I've gone back to school again, but this time I am the instructor and I have put together a four-part lesson plan that will show you how to break down your careers from rookie to retirement while giving you helpful hints and ideas to keep you an honor roll student. Oh yeah, and this time you can leave the apple at home.

Elementary School (Years 1 - 3): The Newbie Phase

Everyone in the fire service starts at the same spot. Day one is basic recruit training -- showing up to work with big ideas on what a career in firefighting is all about. This is very similar to your first days of elementary school with one exception, you are now an adult. This time you should have the wisdom to learn the right way from beginning to end. But unlike your first years in elementary school you may have to deal with some bad habits from your previous education. Note taking skills, study habits and your home life can interfere with your learning environment. With that in mind you walk into the unfamiliar surroundings of a whole new world ready to get your education started.

Your elementary years in the fire service start at day one and carry through the first three years. These are the days of learning the basics of everything we do. From pulling hoses to running medical emergencies we need to build a good solid base for the future. You need to follow the lesson plan and do your homework. It is important for you to understand the why's and how's of everything that is asked. Why do we not spray water on smoke or how do you control an unresponsive patient's airway are some questions and answers that you will learn. Remember to not just learn the skill, but learn why we handle it that way. For example we don't spray water on smoke because it doesn't aid in cooling the environment. We control an unresponsive patient's airway with an oralpharangeal airway because it is a simple airway adjunct that keeps the tongue away from the trachea. It is important during the early stages of your career to fully understand these things. Why? Because, as adult learners, we understand things better when we are given practical applications and solutions.

Now you are asking yourself, does he want us to grade every call we run? Well, that is not going to happen. I would grade when you are asked to perform a skill that you feel like you have not done to your fullest potential. For example, you are the highest trained EMT on the engine and you run a cardiac arrest and your ambulance is 15 minutes. You arrive on scene establish the patient is pulseless and properly defibrillate him back to a talking patient. Following the call would you give yourself an "A?" This would be a good grading situation due to the infrequency of using the AED. I would use the grade scale quite often in the earlier years due to the experience level. A lot of times in the fire service we make up for lack of experience with training and knowledge.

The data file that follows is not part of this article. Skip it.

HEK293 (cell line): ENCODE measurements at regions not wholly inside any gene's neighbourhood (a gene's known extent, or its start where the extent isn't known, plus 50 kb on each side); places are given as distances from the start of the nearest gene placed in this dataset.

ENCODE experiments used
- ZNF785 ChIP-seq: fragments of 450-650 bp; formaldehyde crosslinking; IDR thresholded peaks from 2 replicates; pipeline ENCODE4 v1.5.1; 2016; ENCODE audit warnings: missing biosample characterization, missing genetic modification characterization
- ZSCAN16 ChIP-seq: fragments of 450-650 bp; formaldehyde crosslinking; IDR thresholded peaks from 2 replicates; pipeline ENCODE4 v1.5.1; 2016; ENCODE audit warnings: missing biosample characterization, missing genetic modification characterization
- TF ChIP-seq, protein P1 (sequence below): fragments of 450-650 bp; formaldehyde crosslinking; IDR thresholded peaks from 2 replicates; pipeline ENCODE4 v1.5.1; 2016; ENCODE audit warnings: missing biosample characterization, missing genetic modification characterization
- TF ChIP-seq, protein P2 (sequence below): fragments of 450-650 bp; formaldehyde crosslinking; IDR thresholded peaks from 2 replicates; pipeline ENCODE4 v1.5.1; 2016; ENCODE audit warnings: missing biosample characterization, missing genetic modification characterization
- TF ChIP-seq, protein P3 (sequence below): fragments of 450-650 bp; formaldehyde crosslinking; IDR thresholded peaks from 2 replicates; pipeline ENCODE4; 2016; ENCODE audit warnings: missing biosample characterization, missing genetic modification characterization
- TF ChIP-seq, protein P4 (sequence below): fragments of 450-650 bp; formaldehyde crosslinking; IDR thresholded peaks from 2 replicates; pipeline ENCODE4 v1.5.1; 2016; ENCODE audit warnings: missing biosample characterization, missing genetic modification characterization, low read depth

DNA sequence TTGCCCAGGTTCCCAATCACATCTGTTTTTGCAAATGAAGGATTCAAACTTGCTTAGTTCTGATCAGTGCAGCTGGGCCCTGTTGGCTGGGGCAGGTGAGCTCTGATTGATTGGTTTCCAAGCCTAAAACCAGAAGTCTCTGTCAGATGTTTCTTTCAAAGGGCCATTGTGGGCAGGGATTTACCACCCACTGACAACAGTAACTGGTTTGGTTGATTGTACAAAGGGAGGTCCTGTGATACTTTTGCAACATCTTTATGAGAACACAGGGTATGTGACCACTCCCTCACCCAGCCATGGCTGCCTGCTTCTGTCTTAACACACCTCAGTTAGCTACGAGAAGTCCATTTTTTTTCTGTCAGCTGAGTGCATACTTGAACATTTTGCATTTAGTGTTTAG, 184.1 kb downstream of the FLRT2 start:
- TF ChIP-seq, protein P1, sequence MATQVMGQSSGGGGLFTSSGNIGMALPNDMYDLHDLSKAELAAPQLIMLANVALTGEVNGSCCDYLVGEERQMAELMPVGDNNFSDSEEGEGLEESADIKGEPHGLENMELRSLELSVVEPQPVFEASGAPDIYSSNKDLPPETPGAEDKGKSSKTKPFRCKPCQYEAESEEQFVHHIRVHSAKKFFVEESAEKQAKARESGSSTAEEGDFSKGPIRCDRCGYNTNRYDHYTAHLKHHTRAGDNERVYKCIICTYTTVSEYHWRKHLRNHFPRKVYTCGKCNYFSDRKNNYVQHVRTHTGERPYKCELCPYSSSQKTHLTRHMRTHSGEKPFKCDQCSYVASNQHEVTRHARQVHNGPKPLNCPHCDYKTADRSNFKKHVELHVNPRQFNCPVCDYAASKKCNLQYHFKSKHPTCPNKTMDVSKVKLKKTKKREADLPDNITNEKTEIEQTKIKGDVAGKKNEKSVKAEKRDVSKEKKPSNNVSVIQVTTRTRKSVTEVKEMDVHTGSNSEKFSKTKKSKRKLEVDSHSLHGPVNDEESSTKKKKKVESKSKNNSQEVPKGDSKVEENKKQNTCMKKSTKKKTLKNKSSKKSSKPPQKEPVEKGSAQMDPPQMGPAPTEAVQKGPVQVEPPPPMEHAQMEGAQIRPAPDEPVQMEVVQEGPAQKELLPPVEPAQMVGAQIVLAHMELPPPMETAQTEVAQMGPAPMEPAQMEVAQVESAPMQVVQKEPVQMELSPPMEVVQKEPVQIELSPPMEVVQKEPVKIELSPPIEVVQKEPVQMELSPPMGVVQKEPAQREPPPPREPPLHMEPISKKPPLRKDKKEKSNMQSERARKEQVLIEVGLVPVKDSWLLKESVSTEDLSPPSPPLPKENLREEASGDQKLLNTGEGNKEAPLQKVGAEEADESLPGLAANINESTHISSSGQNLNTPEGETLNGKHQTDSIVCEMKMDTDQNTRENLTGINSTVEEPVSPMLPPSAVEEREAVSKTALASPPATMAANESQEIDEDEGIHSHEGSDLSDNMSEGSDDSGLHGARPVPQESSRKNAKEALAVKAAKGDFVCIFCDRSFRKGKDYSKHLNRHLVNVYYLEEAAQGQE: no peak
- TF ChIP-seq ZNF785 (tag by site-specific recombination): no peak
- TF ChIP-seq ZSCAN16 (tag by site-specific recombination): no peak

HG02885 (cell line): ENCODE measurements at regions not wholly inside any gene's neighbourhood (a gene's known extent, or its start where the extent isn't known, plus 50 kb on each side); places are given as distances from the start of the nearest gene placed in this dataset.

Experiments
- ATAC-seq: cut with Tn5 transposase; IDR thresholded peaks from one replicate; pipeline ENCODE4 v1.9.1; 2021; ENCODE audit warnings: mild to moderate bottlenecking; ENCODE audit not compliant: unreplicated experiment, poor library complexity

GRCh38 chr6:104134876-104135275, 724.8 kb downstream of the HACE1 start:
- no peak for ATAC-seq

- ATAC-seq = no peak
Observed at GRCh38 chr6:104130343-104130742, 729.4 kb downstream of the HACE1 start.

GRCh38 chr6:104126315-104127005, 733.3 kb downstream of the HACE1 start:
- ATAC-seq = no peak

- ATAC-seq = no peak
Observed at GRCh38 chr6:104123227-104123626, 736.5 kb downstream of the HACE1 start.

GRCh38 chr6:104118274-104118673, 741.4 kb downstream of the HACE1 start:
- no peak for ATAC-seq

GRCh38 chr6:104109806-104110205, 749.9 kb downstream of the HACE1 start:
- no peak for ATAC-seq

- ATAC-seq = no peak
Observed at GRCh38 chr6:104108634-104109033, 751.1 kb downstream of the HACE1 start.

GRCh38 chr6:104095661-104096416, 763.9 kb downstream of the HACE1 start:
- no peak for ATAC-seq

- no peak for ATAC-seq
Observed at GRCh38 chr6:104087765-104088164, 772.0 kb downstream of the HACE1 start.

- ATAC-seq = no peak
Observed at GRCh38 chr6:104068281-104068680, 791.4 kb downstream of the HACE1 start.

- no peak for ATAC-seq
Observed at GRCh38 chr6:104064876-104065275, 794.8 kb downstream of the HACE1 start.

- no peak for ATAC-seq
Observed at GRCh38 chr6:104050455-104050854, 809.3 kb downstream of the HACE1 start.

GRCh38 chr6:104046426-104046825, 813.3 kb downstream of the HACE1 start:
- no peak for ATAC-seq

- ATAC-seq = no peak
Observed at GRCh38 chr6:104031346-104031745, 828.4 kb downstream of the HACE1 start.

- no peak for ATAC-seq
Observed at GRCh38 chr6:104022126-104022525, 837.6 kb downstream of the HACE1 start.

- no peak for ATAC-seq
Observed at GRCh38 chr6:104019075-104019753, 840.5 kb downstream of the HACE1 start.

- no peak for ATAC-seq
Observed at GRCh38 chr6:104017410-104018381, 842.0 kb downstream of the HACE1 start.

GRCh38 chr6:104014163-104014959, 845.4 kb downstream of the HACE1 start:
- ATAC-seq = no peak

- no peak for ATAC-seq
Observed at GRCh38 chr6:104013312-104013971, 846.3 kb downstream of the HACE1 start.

I chose the three year mark to end the elementary school or formidable years because at three years you should have a good grasp on what is expected and had experienced many different types of emergency situations. Does this mean that you know it all? Absolutely not! But at this point your experience level is catching up with your training level to give you a good solid base for the future. Toward the end of the three year period is a good time to introduce some specialized training, such as rope rescue, confined space, or water rescue. Each of us should choose a specialty area to be trained in to make ourselves more diversified and, in turn, more valuable to our department. So grab your backpack and head to the front of the class because you have graduated to junior high school. But before you go let's grab the grade card and see where you're at?

RYAN PENNINGTON, a Contributing Editor, is a firefighter/paramedic with the Charleston, WV, Fire Department. He is currently assigned to Station 7 and a member of the West Virginia Task Force 1 USAR team. He has over 15 years of combined fire, rescue and EMS experience. Ryan is currently a West Virginia State Instructor 2, Hazmat Technician, and Certified Fire Officer 2. Ryan was a guest on the Engine Company Operations in Today's Buildings podcast. You can reach Ryan by e-mail at [email protected].